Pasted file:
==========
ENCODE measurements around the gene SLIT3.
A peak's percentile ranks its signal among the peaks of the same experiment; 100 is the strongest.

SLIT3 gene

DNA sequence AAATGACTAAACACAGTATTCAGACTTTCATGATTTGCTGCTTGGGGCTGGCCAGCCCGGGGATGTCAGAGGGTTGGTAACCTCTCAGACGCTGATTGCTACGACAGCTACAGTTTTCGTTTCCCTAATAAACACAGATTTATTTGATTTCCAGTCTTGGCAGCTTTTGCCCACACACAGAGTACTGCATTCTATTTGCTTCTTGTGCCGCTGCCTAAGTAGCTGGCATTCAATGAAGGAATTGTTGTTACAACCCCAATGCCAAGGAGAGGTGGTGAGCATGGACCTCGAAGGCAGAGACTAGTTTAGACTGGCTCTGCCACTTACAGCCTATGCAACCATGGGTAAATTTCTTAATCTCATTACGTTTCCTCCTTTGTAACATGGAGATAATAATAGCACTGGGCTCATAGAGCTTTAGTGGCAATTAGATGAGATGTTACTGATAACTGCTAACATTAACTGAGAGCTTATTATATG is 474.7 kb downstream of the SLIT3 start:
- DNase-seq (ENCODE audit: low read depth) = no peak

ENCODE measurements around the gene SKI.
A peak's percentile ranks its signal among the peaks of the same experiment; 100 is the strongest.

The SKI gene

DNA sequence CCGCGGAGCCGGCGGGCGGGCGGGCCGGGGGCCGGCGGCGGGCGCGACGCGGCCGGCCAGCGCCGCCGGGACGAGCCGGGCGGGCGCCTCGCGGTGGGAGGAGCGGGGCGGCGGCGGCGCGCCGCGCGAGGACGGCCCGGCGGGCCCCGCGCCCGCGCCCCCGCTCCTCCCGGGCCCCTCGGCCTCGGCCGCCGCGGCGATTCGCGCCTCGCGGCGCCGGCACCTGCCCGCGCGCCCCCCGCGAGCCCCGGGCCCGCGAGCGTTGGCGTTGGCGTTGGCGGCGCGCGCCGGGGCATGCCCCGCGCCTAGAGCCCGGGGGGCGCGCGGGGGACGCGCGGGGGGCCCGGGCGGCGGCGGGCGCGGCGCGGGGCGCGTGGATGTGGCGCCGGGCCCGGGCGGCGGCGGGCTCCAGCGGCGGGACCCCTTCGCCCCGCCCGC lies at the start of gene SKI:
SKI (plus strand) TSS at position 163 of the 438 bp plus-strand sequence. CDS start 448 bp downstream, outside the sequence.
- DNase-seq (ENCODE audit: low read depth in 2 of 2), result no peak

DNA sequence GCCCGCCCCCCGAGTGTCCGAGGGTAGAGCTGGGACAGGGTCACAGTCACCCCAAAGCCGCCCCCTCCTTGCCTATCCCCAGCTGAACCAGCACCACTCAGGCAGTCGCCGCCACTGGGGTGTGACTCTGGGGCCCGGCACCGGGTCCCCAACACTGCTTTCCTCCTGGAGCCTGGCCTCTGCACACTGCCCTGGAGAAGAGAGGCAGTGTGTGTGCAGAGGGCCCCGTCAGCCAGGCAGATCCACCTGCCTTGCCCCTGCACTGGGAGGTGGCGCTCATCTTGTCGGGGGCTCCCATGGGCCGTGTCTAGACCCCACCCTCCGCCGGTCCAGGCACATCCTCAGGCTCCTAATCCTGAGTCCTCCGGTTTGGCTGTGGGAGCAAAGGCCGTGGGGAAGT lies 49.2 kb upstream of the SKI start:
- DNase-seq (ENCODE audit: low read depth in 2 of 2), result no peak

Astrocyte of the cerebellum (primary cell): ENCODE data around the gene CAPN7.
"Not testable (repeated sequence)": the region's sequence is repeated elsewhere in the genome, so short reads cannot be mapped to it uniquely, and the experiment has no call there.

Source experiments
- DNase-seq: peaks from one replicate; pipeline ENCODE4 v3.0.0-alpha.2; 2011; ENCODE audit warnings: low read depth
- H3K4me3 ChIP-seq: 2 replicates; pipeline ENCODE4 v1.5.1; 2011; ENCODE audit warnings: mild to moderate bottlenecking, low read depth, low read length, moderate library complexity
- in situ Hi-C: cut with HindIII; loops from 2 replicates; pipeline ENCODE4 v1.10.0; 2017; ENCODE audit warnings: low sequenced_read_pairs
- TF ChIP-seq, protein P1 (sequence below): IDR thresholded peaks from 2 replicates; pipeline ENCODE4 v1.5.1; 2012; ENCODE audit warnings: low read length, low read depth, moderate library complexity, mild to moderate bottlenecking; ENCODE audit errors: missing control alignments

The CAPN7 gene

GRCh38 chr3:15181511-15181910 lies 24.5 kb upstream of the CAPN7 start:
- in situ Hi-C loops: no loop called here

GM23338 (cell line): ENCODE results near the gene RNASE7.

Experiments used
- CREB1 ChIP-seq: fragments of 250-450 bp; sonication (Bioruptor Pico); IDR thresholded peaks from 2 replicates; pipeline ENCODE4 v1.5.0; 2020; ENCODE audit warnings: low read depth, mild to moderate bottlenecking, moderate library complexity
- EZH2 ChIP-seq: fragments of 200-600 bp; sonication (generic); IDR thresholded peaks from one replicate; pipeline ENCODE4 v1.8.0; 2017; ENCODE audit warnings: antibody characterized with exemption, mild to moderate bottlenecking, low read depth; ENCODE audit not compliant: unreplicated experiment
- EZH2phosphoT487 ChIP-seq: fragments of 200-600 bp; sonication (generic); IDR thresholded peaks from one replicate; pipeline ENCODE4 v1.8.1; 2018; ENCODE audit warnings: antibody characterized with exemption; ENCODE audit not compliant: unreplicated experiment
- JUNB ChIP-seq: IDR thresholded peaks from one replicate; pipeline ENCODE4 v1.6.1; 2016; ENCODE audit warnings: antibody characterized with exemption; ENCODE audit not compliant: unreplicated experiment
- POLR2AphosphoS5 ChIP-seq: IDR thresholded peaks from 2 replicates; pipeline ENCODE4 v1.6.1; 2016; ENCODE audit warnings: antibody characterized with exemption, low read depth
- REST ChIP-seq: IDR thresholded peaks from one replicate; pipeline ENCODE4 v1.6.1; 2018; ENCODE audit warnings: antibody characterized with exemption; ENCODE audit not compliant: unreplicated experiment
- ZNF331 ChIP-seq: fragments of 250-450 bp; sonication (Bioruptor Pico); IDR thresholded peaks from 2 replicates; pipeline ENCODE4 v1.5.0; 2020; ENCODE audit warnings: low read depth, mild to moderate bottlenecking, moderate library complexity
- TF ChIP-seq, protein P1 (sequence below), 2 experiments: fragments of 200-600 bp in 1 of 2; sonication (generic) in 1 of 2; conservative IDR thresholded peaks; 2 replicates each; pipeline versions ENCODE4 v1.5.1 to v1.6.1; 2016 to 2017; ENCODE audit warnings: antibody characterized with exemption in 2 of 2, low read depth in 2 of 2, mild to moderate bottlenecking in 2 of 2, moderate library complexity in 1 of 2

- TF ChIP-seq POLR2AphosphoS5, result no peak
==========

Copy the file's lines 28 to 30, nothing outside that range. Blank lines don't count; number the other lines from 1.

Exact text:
- EZH2phosphoT487 ChIP-seq: fragments of 200-600 bp; sonication (generic); IDR thresholded peaks from one replicate; pipeline ENCODE4 v1.8.1; 2018; ENCODE audit warnings: antibody characterized with exemption; ENCODE audit not compliant: unreplicated experiment
- JUNB ChIP-seq: IDR thresholded peaks from one replicate; pipeline ENCODE4 v1.6.1; 2016; ENCODE audit warnings: antibody characterized with exemption; ENCODE audit not compliant: unreplicated experiment
- POLR2AphosphoS5 ChIP-seq: IDR thresholded peaks from 2 replicates; pipeline ENCODE4 v1.6.1; 2016; ENCODE audit warnings: antibody characterized with exemption, low read depth